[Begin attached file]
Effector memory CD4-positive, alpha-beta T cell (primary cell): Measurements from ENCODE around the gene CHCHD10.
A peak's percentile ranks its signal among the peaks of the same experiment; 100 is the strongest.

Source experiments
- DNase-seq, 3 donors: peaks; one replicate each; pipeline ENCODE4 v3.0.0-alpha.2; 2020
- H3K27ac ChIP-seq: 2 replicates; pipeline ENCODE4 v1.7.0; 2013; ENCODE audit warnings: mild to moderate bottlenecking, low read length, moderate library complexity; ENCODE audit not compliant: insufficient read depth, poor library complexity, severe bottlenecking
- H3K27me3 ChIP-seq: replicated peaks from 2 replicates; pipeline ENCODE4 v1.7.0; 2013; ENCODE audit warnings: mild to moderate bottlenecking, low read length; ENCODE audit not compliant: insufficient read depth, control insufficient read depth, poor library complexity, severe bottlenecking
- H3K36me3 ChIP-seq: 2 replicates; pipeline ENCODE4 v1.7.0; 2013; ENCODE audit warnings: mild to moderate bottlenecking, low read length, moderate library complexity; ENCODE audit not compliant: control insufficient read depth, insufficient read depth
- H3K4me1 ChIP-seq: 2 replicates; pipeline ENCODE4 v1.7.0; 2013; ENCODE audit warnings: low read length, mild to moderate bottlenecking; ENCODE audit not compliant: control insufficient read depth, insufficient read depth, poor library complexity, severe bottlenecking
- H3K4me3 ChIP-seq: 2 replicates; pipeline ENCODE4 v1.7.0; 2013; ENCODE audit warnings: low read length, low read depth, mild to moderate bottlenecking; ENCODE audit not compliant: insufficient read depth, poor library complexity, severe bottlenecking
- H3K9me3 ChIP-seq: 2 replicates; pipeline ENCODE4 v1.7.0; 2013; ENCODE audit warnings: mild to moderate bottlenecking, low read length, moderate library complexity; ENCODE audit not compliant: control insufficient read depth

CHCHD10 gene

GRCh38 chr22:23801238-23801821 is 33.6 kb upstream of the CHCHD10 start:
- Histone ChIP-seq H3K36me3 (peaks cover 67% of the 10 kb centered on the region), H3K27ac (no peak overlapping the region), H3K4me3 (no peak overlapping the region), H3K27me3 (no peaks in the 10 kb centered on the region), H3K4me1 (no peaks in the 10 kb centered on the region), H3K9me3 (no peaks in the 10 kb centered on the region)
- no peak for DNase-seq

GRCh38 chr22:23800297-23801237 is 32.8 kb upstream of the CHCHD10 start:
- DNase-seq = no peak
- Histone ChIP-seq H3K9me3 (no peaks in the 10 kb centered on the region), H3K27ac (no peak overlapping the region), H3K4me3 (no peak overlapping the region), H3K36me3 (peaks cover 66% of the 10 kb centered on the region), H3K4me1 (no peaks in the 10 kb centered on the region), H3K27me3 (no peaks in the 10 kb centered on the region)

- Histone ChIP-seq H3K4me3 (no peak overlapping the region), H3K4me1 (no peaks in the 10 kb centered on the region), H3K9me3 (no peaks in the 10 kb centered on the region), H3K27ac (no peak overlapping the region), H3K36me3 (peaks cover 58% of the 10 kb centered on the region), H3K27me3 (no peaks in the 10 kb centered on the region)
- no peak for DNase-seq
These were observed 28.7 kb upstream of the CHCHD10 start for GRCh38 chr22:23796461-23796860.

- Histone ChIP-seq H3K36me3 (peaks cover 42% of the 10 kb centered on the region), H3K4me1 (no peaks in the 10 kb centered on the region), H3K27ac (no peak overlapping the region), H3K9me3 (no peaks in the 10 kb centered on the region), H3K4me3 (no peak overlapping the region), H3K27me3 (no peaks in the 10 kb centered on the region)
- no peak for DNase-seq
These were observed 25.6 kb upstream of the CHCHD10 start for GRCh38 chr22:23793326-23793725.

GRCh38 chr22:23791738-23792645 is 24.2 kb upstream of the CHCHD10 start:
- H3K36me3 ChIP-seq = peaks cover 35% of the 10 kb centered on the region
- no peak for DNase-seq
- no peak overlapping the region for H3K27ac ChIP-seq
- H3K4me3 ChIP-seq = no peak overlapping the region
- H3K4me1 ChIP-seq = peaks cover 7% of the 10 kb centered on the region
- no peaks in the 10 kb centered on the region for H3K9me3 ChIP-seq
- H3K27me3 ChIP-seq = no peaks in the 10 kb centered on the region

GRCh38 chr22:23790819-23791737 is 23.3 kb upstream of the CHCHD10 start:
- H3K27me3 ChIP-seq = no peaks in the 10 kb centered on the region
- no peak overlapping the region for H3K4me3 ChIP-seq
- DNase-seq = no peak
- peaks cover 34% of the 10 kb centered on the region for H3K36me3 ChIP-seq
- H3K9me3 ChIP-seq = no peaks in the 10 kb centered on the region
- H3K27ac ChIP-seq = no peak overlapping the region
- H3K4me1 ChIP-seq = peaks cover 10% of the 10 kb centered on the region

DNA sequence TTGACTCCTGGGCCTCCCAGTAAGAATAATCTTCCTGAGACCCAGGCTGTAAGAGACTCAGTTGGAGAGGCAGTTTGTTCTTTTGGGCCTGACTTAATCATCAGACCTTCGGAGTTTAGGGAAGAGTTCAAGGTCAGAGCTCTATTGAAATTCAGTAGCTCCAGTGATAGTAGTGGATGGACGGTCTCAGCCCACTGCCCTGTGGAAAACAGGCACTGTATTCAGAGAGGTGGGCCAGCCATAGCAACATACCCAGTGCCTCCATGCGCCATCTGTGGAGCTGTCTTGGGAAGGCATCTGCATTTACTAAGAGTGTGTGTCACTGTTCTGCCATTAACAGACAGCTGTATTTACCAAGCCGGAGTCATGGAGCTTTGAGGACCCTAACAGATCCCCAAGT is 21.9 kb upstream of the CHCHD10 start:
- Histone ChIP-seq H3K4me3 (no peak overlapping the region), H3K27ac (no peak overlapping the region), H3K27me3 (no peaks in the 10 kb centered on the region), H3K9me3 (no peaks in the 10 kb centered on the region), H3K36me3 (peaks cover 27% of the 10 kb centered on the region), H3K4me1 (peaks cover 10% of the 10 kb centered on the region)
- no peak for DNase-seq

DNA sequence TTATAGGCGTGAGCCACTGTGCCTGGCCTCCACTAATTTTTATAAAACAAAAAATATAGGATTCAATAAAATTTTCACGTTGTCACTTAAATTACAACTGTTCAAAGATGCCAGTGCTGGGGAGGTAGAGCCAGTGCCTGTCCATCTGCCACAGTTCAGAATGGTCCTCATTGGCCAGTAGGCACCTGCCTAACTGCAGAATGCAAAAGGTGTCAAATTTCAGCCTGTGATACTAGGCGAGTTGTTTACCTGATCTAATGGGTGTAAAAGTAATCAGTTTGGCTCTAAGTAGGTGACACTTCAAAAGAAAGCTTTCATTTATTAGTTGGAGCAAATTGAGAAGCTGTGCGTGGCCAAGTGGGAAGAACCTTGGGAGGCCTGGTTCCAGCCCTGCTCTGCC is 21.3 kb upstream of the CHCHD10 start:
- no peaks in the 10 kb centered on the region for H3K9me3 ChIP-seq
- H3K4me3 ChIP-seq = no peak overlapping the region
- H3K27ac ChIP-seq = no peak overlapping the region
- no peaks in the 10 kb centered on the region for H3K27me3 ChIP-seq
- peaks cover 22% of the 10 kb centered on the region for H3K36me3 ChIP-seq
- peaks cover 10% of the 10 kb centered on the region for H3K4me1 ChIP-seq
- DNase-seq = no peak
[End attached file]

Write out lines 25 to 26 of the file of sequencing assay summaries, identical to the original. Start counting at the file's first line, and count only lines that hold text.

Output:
- H3K36me3 ChIP-seq = peaks cover 35% of the 10 kb centered on the region
- no peak for DNase-seq